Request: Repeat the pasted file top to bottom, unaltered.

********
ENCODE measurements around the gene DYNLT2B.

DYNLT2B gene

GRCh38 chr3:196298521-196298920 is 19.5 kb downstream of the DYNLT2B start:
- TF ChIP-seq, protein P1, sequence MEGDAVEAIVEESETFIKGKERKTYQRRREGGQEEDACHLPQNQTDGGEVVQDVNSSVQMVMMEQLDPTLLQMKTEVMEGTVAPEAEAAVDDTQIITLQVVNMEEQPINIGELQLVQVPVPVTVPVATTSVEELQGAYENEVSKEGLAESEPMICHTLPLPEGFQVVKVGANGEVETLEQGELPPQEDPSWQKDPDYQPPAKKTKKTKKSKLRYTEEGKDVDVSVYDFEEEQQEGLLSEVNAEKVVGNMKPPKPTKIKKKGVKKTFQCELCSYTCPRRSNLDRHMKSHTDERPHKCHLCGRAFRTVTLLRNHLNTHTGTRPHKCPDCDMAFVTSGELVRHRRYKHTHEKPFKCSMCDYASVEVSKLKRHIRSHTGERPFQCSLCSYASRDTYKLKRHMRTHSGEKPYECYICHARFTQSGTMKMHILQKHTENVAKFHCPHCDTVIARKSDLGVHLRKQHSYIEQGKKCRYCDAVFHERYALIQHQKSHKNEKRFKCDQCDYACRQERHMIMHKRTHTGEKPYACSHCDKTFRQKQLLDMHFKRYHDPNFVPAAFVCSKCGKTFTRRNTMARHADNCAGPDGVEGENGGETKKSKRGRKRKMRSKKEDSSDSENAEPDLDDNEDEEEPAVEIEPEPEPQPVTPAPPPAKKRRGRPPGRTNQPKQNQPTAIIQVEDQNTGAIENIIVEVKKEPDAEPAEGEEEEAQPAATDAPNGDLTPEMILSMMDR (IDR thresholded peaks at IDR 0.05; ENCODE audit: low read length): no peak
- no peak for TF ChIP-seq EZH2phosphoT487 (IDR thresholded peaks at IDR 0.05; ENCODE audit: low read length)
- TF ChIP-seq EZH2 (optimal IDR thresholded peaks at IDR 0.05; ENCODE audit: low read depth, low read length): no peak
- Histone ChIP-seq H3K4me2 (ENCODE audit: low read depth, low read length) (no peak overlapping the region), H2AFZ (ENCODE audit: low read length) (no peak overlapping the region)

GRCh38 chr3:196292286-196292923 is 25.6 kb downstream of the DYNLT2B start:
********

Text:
ENCODE measurements around the gene DYNLT2B.

DYNLT2B gene

GRCh38 chr3:196298521-196298920 is 19.5 kb downstream of the DYNLT2B start:
- TF ChIP-seq, protein P1, sequence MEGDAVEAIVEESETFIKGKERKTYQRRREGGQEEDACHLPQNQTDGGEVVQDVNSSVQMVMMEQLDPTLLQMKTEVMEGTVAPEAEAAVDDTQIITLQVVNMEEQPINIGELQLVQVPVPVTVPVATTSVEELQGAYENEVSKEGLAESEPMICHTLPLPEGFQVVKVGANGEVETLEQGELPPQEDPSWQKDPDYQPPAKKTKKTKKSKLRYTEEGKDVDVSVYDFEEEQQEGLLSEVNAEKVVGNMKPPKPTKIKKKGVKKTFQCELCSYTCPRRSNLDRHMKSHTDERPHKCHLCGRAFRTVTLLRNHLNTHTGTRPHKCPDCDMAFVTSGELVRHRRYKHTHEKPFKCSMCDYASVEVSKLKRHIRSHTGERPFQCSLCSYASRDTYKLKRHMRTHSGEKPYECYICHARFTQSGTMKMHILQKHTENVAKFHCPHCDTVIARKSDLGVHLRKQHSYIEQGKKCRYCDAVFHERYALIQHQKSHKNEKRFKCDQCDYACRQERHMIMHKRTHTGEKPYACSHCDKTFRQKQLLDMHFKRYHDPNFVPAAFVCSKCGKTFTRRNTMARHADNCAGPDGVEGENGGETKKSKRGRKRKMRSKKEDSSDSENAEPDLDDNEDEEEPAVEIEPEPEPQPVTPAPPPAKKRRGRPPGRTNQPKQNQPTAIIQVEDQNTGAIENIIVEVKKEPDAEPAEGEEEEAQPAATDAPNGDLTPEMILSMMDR (IDR thresholded peaks at IDR 0.05; ENCODE audit: low read length): no peak
- no peak for TF ChIP-seq EZH2phosphoT487 (IDR thresholded peaks at IDR 0.05; ENCODE audit: low read length)
- TF ChIP-seq EZH2 (optimal IDR thresholded peaks at IDR 0.05; ENCODE audit: low read depth, low read length): no peak
- Histone ChIP-seq H3K4me2 (ENCODE audit: low read depth, low read length) (no peak overlapping the region), H2AFZ (ENCODE audit: low read length) (no peak overlapping the region)

GRCh38 chr3:196292286-196292923 is 25.6 kb downstream of the DYNLT2B start: